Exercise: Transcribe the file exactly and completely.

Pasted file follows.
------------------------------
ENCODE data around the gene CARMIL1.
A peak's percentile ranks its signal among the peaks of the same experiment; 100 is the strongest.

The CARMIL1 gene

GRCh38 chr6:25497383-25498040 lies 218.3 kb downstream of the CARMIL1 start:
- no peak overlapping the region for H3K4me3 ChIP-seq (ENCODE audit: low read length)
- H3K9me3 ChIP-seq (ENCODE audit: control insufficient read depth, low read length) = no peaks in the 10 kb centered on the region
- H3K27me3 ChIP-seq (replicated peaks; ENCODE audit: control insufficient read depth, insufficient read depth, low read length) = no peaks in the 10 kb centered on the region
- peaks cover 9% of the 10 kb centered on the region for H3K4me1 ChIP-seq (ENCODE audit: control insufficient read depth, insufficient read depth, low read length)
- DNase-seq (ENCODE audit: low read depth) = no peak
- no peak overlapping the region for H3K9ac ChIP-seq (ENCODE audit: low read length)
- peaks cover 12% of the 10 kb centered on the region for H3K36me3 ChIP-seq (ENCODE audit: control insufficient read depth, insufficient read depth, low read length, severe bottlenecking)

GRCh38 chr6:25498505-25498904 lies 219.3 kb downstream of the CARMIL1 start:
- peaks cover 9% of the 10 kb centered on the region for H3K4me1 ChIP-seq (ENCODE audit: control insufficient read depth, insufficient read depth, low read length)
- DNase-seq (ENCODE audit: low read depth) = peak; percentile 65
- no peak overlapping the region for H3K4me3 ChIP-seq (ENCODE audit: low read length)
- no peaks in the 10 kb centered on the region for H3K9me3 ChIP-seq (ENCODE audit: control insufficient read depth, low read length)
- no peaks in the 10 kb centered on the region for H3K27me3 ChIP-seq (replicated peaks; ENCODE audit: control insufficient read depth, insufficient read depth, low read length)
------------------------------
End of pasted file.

ENCODE data around the gene CARMIL1.
A peak's percentile ranks its signal among the peaks of the same experiment; 100 is the strongest.

The CARMIL1 gene

GRCh38 chr6:25497383-25498040 lies 218.3 kb downstream of the CARMIL1 start:
- no peak overlapping the region for H3K4me3 ChIP-seq (ENCODE audit: low read length)
- H3K9me3 ChIP-seq (ENCODE audit: control insufficient read depth, low read length) = no peaks in the 10 kb centered on the region
- H3K27me3 ChIP-seq (replicated peaks; ENCODE audit: control insufficient read depth, insufficient read depth, low read length) = no peaks in the 10 kb centered on the region
- peaks cover 9% of the 10 kb centered on the region for H3K4me1 ChIP-seq (ENCODE audit: control insufficient read depth, insufficient read depth, low read length)
- DNase-seq (ENCODE audit: low read depth) = no peak
- no peak overlapping the region for H3K9ac ChIP-seq (ENCODE audit: low read length)
- peaks cover 12% of the 10 kb centered on the region for H3K36me3 ChIP-seq (ENCODE audit: control insufficient read depth, insufficient read depth, low read length, severe bottlenecking)

GRCh38 chr6:25498505-25498904 lies 219.3 kb downstream of the CARMIL1 start:
- peaks cover 9% of the 10 kb centered on the region for H3K4me1 ChIP-seq (ENCODE audit: control insufficient read depth, insufficient read depth, low read length)
- DNase-seq (ENCODE audit: low read depth) = peak; percentile 65
- no peak overlapping the region for H3K4me3 ChIP-seq (ENCODE audit: low read length)
- no peaks in the 10 kb centered on the region for H3K9me3 ChIP-seq (ENCODE audit: control insufficient read depth, low read length)
- no peaks in the 10 kb centered on the region for H3K27me3 ChIP-seq (replicated peaks; ENCODE audit: control insufficient read depth, insufficient read depth, low read length)